Remember all those years you spent in your youth playing Half-Life and Timesplitters on your PS2, and how your parents would yell at you because they couldn't understand how playing video games would help you get ahead in the real world? Well, now you can call them up and show them scientific evidence that all those years you spent with a controller in your hands might just have made you a better driver.
A new study conducted by researchers from the University of Hong Kong and New York University Shanghai discovered that playing easily accessible video games with a heavy action component for at least five hours a day can improve a person's visuomotor-controls, the motor skills that are used in real-world tasks such as driving.
The study was published on Friday in the journal Psychological Science.
Researchers conducted an experiment using test subjects who did not have any previous experience playing video games and separated them into two groups.
One group learned how to play the action video game,Mario Kart, while the other group was taught how to play the non-action video game, Roller Coaster Tycoon III. Both groups played their respective video games in 10 training sessions lasting one hour each. They were then asked to participate in a driving simulation in which they were told to steer a virtual vehicle down the center lane of a road in a crosswind that affected the direction of the car. The participants also played another video game as part of a second test in which they used a joystick to keep a floating dot centered on the screen.
The participants who played the action-based video game showed a significant improvement in their visuomotor control skills in both tests. The action-based gamers had more precision in the driving simulator as they attempted to stay in their assigned lane and respond to the crosswinds that tried to throw them out of their path. Those who played the non-action oriented game showed no improvement.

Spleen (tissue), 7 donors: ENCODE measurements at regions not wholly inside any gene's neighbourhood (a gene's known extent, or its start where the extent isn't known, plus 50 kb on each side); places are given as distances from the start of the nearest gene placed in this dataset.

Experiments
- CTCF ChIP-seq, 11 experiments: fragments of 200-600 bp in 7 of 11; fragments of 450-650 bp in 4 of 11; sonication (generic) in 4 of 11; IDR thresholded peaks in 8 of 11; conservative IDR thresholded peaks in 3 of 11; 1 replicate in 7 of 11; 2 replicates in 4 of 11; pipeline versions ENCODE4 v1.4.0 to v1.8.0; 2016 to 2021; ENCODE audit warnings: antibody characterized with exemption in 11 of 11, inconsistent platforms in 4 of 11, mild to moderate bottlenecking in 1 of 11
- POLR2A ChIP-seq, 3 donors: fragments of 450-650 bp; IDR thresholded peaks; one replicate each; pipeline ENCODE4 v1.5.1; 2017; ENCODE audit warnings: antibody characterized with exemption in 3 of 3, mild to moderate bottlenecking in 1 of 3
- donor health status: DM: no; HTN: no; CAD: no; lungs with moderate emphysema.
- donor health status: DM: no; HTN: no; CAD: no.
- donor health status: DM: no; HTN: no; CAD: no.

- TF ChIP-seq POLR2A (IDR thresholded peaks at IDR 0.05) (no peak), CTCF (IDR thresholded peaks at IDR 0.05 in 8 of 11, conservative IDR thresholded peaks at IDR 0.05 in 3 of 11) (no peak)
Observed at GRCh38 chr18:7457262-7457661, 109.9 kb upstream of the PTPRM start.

Now, of course, one way to look at this study is that people trained to play video games did better playing video games than those without training. Seems like kind of an obvious leap. Before jumping to the conclusion that more action gaming makes for better driving, we'd like to see a study that tests out real-world driving ability and its correlation with video games.
One interesting point that did emerge, however, is that in a secondary study, participants played the first-person shooter game Unreal Tournament and also saw improvements in the visuomotor control skills, showing that not only driving games, but other kinds of action games could help such abilities.
Li Li, an associate professor of neural science and psychology at NYU Shanghai who served as the lead author on the study, says both driving games and first-person shooters can be used to help improve driving skills depending on the areas that they need to focus on behind the wheel.
"The differing effects of driving and FPS video games on the sensorimotor system suggest that for experienced drivers, who have stable control but need to improve their ability to predict input error signals, training with FPS rather than driving video games is more effective," Li explains. "In contrast, for novice drivers, who are still struggling with obtaining stable control, training with driving rather than FPS video games is more helpful."
This isn't the first study to show that video games can have a positive effect on the human brain. A study published in November of 2014 in the journal Proceedings of the National Academy of Sciences showed that playing action-based video games could increase the learning capabilities people need to help them anticipate certain real-world events.